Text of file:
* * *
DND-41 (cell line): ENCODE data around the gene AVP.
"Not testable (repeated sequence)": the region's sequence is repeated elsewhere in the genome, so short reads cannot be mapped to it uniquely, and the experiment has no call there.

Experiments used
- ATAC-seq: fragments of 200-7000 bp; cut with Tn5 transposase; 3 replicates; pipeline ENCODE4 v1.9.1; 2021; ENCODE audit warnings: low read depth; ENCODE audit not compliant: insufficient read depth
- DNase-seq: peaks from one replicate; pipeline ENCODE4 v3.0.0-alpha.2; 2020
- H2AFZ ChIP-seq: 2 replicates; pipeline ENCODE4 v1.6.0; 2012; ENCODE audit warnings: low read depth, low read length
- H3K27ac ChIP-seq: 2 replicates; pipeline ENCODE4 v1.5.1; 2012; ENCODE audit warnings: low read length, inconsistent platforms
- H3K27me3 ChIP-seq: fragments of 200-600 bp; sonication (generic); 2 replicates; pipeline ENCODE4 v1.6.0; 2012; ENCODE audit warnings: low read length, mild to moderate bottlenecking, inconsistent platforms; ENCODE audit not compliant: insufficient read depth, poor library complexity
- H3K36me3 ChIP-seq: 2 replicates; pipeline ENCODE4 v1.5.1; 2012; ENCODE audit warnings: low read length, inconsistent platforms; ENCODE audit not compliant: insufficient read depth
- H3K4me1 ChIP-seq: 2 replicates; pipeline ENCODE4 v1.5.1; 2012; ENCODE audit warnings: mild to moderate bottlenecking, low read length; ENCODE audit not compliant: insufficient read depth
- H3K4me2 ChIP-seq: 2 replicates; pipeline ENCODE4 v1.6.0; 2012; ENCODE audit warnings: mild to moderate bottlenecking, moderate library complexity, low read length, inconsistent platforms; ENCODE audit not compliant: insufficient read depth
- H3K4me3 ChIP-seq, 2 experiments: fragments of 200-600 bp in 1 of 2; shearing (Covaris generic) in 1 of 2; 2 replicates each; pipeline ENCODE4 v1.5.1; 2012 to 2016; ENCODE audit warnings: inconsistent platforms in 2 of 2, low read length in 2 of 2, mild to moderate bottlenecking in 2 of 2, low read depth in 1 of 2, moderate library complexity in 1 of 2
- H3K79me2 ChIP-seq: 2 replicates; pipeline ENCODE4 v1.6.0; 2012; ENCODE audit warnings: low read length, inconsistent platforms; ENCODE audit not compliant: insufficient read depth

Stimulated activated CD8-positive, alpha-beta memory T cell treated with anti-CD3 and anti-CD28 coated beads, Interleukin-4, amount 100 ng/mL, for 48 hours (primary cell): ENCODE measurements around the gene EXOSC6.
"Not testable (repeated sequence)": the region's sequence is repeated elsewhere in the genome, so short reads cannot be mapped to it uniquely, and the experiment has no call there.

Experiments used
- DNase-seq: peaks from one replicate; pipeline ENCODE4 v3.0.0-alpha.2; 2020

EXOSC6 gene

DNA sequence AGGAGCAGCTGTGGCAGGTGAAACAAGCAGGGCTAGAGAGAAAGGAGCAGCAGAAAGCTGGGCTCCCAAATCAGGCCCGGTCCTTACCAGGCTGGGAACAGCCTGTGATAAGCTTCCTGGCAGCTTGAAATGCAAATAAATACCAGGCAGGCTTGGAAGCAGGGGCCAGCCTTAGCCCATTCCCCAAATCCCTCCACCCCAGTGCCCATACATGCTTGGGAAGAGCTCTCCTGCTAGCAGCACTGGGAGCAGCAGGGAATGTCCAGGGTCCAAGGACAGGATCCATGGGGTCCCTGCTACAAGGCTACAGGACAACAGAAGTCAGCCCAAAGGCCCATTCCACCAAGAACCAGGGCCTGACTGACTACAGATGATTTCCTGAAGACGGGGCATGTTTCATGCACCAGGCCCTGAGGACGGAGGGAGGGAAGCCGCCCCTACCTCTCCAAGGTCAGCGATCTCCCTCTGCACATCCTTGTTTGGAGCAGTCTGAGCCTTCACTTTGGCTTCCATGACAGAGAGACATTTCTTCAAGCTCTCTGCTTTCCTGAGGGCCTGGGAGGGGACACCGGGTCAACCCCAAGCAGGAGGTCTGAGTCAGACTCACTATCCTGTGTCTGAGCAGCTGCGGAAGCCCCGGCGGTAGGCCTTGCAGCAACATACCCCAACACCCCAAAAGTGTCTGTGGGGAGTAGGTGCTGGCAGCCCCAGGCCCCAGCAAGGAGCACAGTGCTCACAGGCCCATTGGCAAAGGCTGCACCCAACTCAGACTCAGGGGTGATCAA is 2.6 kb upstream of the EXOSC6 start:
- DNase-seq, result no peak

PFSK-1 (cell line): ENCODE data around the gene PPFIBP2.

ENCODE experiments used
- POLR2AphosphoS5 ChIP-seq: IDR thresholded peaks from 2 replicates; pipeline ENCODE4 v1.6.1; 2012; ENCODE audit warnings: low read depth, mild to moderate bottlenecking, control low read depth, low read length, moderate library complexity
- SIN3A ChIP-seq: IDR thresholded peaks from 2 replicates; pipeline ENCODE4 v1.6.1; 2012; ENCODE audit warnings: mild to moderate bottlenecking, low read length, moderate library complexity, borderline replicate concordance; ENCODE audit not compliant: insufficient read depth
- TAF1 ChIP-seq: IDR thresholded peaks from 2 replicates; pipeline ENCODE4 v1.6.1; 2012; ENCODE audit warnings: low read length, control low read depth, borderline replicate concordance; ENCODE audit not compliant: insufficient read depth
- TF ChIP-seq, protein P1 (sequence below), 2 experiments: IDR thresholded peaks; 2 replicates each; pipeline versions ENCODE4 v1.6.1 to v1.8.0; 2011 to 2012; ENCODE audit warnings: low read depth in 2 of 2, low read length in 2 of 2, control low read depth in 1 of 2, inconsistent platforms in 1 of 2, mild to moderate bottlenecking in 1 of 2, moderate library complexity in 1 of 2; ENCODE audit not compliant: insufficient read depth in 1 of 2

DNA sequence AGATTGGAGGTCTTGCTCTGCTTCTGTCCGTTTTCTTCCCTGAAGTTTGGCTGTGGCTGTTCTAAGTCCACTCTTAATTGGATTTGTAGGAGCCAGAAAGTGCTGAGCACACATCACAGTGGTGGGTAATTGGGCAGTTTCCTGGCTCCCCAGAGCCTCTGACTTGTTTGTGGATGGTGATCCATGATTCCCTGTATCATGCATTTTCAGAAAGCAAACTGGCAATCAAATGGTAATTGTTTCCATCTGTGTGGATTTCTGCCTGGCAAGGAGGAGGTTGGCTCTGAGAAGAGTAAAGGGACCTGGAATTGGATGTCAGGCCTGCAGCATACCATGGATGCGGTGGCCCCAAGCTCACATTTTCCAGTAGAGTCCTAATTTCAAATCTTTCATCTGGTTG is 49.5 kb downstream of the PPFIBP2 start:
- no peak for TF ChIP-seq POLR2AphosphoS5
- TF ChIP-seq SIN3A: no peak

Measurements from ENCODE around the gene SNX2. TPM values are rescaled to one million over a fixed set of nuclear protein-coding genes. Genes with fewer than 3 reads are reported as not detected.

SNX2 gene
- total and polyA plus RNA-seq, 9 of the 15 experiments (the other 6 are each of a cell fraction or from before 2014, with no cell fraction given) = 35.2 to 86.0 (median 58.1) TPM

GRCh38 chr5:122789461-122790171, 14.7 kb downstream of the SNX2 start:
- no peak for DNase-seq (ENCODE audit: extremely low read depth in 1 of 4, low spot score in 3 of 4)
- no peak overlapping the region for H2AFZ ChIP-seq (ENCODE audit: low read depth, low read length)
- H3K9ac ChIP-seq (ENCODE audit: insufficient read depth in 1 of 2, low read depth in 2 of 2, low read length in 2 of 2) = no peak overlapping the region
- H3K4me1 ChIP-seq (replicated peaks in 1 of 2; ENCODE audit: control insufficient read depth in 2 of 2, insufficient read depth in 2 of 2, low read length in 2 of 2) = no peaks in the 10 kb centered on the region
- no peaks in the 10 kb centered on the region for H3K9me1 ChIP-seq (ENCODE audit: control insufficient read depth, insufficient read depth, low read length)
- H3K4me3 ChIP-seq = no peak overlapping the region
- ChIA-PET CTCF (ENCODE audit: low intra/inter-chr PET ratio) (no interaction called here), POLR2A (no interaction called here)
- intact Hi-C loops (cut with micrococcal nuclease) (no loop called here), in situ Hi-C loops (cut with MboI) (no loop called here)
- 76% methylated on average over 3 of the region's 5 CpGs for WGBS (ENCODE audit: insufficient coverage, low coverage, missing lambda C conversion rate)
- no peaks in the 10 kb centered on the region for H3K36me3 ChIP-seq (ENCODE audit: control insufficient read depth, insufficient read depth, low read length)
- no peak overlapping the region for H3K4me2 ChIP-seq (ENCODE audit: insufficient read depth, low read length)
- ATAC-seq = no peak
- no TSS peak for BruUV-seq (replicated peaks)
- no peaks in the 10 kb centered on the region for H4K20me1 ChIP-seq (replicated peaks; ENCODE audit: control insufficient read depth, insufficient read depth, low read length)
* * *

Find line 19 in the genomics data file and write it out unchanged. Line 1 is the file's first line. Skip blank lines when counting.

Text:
DNA sequence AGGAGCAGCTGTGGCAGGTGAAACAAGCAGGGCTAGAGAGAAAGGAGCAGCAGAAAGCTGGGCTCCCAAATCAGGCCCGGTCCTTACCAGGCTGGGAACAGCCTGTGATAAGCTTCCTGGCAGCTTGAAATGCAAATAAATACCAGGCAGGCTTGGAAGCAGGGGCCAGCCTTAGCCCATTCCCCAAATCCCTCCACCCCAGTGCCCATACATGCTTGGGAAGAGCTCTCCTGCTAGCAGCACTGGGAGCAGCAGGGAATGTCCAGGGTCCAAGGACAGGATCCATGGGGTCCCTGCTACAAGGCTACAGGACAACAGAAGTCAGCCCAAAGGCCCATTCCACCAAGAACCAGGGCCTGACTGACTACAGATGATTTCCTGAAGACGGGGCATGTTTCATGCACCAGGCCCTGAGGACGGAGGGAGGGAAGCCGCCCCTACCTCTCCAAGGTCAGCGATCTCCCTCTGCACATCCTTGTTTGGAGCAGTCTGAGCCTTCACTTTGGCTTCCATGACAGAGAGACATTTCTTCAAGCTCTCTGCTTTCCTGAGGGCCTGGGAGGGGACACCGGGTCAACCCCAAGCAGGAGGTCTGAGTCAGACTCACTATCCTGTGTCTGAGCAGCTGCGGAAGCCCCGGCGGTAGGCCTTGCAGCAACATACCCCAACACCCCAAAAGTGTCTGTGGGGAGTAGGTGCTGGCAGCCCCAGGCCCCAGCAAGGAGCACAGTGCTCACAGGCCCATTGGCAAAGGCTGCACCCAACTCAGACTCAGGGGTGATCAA is 2.6 kb upstream of the EXOSC6 start: